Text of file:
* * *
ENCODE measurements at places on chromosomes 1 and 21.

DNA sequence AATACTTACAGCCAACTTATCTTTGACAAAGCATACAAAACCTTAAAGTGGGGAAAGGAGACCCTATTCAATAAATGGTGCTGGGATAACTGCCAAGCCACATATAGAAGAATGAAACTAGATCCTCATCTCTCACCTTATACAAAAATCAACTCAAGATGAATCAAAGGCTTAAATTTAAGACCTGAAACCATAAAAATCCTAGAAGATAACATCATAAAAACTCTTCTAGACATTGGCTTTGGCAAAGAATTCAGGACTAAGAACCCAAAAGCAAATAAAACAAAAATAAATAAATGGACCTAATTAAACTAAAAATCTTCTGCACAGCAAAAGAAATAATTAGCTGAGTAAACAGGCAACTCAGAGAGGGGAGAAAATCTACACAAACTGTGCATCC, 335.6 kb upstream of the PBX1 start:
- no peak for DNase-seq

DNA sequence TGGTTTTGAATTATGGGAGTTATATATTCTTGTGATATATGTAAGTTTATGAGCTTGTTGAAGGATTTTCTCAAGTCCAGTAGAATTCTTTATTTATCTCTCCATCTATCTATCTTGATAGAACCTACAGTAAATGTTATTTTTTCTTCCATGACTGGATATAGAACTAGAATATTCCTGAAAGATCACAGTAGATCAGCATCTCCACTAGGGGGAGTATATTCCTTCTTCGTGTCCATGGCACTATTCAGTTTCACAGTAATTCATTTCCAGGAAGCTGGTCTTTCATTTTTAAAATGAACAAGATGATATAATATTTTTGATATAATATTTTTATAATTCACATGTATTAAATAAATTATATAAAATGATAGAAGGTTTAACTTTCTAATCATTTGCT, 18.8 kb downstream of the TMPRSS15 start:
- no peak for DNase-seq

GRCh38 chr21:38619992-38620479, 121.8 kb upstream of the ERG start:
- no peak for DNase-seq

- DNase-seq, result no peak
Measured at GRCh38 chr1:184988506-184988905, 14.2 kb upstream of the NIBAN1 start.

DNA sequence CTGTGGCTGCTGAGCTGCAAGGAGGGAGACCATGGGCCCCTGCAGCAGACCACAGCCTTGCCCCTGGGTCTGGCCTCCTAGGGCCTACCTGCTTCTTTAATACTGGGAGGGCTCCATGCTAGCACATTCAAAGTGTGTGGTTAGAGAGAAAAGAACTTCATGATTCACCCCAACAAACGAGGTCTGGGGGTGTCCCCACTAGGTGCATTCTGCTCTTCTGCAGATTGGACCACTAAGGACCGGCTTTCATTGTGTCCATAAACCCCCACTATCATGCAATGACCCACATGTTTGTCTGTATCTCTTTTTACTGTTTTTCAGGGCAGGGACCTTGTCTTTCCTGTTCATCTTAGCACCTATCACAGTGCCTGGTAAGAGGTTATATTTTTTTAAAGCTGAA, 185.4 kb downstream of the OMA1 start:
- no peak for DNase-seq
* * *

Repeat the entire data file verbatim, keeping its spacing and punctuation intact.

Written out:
ENCODE measurements at places on chromosomes 1 and 21.

DNA sequence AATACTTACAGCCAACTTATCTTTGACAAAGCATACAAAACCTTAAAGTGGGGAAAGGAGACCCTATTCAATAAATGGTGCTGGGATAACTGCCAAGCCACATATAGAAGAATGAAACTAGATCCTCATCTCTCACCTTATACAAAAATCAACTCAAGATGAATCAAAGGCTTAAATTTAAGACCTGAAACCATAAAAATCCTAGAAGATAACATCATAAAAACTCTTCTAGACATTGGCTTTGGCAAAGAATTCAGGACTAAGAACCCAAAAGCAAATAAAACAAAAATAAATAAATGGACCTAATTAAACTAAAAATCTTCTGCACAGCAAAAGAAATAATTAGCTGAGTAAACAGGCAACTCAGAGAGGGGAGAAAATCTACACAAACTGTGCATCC, 335.6 kb upstream of the PBX1 start:
- no peak for DNase-seq

DNA sequence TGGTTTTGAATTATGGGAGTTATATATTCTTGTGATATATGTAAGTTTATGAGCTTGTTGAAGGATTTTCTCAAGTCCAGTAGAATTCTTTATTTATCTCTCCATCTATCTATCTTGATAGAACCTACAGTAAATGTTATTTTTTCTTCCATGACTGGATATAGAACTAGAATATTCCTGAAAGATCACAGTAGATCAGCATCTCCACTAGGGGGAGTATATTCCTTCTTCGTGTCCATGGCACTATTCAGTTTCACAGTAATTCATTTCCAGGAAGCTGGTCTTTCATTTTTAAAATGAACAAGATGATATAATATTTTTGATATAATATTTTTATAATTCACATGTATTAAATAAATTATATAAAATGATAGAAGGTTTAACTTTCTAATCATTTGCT, 18.8 kb downstream of the TMPRSS15 start:
- no peak for DNase-seq

GRCh38 chr21:38619992-38620479, 121.8 kb upstream of the ERG start:
- no peak for DNase-seq

- DNase-seq, result no peak
Measured at GRCh38 chr1:184988506-184988905, 14.2 kb upstream of the NIBAN1 start.

DNA sequence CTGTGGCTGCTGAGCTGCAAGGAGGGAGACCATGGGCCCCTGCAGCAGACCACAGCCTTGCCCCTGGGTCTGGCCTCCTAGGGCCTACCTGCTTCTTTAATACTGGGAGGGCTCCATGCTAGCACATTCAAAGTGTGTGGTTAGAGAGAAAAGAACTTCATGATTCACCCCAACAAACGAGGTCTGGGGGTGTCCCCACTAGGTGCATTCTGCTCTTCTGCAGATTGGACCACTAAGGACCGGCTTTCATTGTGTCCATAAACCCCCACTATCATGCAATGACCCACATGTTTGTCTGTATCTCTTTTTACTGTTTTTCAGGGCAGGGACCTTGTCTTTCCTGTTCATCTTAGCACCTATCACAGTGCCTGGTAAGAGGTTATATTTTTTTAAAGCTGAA, 185.4 kb downstream of the OMA1 start:
- no peak for DNase-seq